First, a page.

Now that you're done installing the clothesline, you can start hanging up the laundry. Rain or shine, you can always dry your clothes indoors or in a garage and you don't have to worry about someone stealing your panties from the line if you dry inside. You can even dry year-round as long as the temperatures stay above freezing inside. My garage is as hot as my electric dryer on it's lowest heat setting in the summer - and that's with one window open for fresh air. It doesn't take long to dry clothes in that kind of heat and it's economical to boot. Using a clothesline to dry your clothes makes sense. It reduces your electrical consumption and carbon footprint while saving you some hard-earned money.

Airing out to dry
Airing out to dry


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    • Living Well Now profile image

      Living Well Now 5 years ago from Near Indianapolis

      You are very kind, CE. I appreciate the thoughtful comment. I'm looking forward to reading more of your hubs.

    • CloudExplorer profile image

      Mike Pugh 5 years ago from New York City

      I like this hub, because it helps us save some much needed Mulla, its very useful, and well constructed. The interest come in where you explain in great detail about such a simple task, but do it in such an extraordinary way, which says a great deal about you writing ability.

      Awesome hub here, and thanks for visiting one of mine recently, welcome to hubpages as I see you have just got things going, and I wish you great success here which I'm sure you'll be heading writing like this & in no time.

      Cheers to awesome writing your new found budd, Cloud Explorer. Voted up and beyond!

    • Living Well Now profile image

      Living Well Now 5 years ago from Near Indianapolis

      Thank you Bruce. I appreciate the thoughtful comment. I'm glad to be a member of the HubPages community and I'm looking forward to creating and reading more hubs!

    • Born2care2001 profile image

      Rev Bruce S Noll HMN 5 years ago from Asheville NC

      Hi Living Well Now!

      Not only did I enjoy the topic and the way you illustrated the project with photo's I particularly enjoyed the message it sends to everyone who reads it; there's another, simpler way of living.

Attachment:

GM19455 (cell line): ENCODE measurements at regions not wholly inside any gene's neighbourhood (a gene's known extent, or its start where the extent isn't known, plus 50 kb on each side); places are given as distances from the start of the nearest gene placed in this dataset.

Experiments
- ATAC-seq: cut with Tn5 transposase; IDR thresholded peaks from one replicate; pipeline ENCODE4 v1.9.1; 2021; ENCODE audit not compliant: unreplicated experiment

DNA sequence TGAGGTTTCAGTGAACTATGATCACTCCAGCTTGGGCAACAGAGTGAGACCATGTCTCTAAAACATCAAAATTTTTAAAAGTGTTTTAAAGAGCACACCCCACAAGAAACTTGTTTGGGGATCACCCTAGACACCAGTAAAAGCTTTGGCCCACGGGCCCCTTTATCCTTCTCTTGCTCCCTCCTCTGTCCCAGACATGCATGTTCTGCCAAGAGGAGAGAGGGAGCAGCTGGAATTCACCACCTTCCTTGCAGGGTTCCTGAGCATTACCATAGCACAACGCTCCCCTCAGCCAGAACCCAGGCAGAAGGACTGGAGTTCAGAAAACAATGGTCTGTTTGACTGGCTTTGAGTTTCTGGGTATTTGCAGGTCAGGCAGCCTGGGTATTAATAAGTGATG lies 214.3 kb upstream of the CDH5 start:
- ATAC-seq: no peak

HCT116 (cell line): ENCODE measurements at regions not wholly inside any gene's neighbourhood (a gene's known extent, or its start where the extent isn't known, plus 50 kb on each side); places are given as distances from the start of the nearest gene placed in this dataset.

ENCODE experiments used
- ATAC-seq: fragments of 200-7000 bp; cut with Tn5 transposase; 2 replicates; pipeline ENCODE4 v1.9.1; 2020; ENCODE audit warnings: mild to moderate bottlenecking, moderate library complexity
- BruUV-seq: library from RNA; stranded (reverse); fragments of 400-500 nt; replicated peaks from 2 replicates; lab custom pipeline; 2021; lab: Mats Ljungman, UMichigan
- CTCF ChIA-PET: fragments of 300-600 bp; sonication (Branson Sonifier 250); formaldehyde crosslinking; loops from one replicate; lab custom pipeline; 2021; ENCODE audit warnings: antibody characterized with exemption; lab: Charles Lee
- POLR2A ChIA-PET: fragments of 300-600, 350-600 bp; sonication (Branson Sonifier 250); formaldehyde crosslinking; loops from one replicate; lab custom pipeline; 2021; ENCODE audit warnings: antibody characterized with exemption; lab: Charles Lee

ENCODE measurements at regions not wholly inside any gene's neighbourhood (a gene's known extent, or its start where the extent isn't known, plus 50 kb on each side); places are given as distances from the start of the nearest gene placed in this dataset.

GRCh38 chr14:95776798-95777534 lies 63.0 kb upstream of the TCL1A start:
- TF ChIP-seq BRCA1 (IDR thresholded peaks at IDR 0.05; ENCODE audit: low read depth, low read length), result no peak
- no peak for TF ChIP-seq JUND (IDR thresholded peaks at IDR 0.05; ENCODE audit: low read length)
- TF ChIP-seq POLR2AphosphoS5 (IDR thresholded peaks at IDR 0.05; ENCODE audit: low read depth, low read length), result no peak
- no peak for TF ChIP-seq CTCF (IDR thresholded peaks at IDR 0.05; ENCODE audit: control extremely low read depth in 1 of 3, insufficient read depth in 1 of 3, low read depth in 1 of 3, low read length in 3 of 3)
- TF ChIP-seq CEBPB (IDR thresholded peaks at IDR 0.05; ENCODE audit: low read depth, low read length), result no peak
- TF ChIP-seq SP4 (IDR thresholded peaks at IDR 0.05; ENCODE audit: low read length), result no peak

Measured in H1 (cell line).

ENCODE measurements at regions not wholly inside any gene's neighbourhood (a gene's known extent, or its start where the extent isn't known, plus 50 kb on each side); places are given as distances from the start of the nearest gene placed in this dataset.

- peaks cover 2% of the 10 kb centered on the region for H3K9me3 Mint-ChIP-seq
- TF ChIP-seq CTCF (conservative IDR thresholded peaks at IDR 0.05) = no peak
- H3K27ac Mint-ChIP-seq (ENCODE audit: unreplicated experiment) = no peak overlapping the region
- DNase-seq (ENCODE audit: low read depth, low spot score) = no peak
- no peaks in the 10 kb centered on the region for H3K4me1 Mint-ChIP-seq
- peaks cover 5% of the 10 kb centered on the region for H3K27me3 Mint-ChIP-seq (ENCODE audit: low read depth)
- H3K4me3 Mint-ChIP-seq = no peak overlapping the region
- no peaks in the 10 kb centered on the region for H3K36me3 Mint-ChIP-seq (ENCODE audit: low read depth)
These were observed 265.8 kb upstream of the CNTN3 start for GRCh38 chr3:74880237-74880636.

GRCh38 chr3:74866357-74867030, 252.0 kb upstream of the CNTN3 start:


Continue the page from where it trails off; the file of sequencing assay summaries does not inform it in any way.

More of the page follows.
I also really liked the way you presented yourself on your profile. Your daughter is very lucky to have a Dad who portrays the model for a real man!

      Well done. Voted up and awesome.

      BTW Welcome to our HubPages community. If I can be of any assistance please don't hesitate to ask!



    • Living Well Now profile image

      Living Well Now 5 years ago from Near Indianapolis

      I usually use a drying rack indoors in the winter. The drying clothes add humidity to the air. Thanks for stopping by commenting.

    • tmbridgeland profile image

      tmbridgeland 5 years ago from Small Town, Illinois

      We almost never use the dryer even in winter. Total waste of money. Good Hub reminding people of a simple way to save.

    • Living Well Now profile image

      Living Well Now 5 years ago from Near Indianapolis

      Thanks for kind words. I vividly remember my mom hanging sheets out on the line as a kid. She'd add a little bleach to the wash water and they smelled crisp and fresh when she would tuck us between them.

    • PegCole17 profile image

      Peg Cole 5 years ago from Dallas, Texas

      I used to hang some of the wash on a clothesline outside. I did enjoy the fresh smell the clothes got in the open air. I like the illustration you showed for making the knot. That would work for a number of things around the house. Good idea for an article.